The Math
The simplest way to measure what really matters to businesses (revenue) is with this basic formula:

If the ratio is greater than one, your content was profitable from a sales perspective. The formula can be scaled for an entire campaign or for all content marketing activities.
But it's not always that simple. Depending on your parameters, it can also be tweaked to:

Example: ROI = ($5,000 worth of MQLs - $1,000 content production and distribution costs) / $1,000
You can measure various factors (traffic, conversions, brand awareness, etc.), which require attaching a dollar value to the respective element you want to measure. Determining your parameters from the onset allows you to focus on which ones to measure.
How Often Should You Should Measure Content Marketing ROI
Although measuring your content marketing ROI may be overwhelming at first, it is imperative to integrate the process within your company's or your team's routine.
According to Shopify, incorporating data into your company's routine can directly impact your team performance. So, if possible, have weekly checkups to identify your bottlenecks at the start of the week and prioritize your actions for the following days, and then have another checkup the following week to point out whether your numbers have improved.

Revenue is every company's ultimate goal, but there are other vital elements that may not be as easy to quantify financially. It's important to view content marketing as a long-term game.
Finding that you have a negative ROI at the onset of a campaign is natural. Trust the progress, and continually tweak your content as the data suggests, and you'll put yourself in a position to have an enduring and effective content marketing campaign.

The No-BS Formula for Customer Service That Doubles as Marketing

The No-BS Formula for Customer Service That Doubles as Marketing

Fellow marketing professionals, I have a quiz for you: What costs US companies $62 billion annually and fuels 99.9% of the angry, misspelled tweets you hate answering?
If you replied with "poor customer service," you win.
Digital technology was supposed to make customer service fast and seamless. Instead, it made service slow, impersonal, and dissatisfying. Still, by ensuring that you retain more customers than your competitors, your customer service can double as marketing.
First, let's better understand the problem.
Infinite Ways to Fail
There are endless ways to scare away a customer, but limited ways to keep one. Today, without much effort, you could make 20, 2,000, or 2 million of your customers disappear; it's much more likely, though, that you're losing customers one conversation at a time.
In the tech industry especially, people don't contact Customer Service because they're abounding in joy. Interactions usually begin with a frustrated, distressed, and stymied customer. When service leaders talk about "delighting" customers, I call BS—unless they plan to give away product.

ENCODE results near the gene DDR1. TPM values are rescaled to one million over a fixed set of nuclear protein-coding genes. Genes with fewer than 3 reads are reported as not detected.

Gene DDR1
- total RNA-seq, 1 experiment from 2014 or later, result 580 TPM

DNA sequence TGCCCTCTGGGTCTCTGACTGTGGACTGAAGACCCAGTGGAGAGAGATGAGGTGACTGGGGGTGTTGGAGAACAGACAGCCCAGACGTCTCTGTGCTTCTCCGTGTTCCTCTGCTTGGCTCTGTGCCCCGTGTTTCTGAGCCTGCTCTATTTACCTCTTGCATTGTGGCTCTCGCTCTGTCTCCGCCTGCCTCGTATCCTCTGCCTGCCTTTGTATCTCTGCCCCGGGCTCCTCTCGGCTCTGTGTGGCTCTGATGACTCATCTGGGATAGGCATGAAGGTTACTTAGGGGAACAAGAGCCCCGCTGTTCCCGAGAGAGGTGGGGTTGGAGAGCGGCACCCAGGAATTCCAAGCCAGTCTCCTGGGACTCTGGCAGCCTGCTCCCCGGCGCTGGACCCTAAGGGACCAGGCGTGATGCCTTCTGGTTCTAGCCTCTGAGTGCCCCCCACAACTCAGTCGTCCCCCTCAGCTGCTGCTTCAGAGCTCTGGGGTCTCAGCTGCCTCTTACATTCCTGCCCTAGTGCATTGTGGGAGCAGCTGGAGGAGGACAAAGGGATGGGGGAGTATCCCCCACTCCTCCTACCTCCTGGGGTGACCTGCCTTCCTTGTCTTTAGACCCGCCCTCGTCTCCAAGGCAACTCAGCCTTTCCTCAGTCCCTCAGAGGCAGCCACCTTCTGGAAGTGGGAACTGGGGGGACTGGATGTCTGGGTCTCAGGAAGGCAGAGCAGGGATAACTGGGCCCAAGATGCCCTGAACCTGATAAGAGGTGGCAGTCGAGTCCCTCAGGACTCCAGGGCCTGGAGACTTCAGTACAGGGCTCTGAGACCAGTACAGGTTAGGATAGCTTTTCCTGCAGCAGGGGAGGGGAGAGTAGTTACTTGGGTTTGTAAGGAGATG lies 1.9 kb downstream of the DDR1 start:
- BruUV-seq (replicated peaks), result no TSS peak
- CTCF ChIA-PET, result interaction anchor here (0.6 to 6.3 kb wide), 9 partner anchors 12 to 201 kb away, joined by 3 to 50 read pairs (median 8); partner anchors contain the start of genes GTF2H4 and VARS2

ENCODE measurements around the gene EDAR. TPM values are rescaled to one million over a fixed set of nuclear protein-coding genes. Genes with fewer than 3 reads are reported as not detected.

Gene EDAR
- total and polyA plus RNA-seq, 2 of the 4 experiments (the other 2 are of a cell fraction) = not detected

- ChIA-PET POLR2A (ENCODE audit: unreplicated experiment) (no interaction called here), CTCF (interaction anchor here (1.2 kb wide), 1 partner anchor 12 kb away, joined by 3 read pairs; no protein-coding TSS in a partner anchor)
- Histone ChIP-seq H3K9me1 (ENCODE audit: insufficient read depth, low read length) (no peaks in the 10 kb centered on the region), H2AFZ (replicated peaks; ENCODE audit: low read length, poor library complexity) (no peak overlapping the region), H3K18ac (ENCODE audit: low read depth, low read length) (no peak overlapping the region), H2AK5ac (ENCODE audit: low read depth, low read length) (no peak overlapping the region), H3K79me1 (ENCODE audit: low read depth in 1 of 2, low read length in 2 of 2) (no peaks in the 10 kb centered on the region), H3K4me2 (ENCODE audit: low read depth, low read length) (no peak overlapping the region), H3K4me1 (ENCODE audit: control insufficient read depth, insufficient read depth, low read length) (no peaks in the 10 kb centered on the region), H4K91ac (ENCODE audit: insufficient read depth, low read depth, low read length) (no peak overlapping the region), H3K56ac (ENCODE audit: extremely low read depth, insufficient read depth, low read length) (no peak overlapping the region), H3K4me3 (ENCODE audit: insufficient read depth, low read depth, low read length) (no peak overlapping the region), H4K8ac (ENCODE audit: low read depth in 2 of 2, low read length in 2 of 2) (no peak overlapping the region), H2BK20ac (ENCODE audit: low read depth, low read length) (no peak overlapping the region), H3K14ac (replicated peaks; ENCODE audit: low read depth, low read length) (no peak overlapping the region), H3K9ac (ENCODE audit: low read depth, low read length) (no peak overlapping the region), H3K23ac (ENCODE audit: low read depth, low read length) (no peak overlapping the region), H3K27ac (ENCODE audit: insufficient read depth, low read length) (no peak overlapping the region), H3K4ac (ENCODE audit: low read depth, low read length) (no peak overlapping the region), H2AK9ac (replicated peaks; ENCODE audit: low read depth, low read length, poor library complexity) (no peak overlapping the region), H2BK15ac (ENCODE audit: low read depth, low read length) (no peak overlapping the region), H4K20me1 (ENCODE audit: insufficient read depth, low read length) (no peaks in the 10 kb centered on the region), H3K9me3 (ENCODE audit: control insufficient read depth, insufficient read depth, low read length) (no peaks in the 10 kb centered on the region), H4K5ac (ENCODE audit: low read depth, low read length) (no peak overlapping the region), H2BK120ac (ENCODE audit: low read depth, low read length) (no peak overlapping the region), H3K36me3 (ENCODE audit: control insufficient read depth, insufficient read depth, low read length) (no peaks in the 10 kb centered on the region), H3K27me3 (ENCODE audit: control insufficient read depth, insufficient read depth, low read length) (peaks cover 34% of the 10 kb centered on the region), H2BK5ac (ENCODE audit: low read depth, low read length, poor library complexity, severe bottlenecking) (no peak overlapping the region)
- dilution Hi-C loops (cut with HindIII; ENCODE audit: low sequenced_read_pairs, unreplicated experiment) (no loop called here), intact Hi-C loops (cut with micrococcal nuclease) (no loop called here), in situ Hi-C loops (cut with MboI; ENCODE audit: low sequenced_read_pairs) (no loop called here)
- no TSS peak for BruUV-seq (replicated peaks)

More realistically, you're dealing with a human powder keg and trying to prevent it from igniting. Sometimes, people pre-ignite on social media, and there's nothing you can do other than damage control.
Modern conceptions of customer service are naïve and deny the inherent unpleasantness of solving a problem neither you nor the customer wanted; let's reframe the concept with a dose of reality.
Redefining the Craft of Service
Online and over the phone, a customer service interaction is an unwanted, unexpected dialog that occurs on a spectrum from severely disappointing to pretty good. Exceptions occur when a company does something unwarranted and extremely generous.
So, the goal is to retain frustrated customers because acquiring new customers can be 5-25 times more costly.
To achieve high retention levels, we need to name the challenges of remote service.
1. Time Inequality
When you imagine a service interaction in a department store, it probably illustrates time equality. You find a store staffer in a few seconds. Together, you return an ill-fitting shirt, make an exchange, or solve whatever other problem you may have. You both expend equal amounts of time.
Time inequality occurs when one party—the company's rep or the customer—spends more time on the problem than the other. In a good service interaction, the rep expends more time than the customer. Unfortunately, the opposite tends to happen online.
Let's say a customer spends 35 minutes reading knowledge base and forum articles in attempts at DIY troubleshooting. After finding no solution, she then spends another five minutes navigating a robotic call tree, then 10 minutes waiting on hold (all the while being told her call is very important and to remain on the line), and finally 10 minutes on the phone with a rep. That's an hour lost. Notice that your rep spent one-sixth of that time dealing with the problem.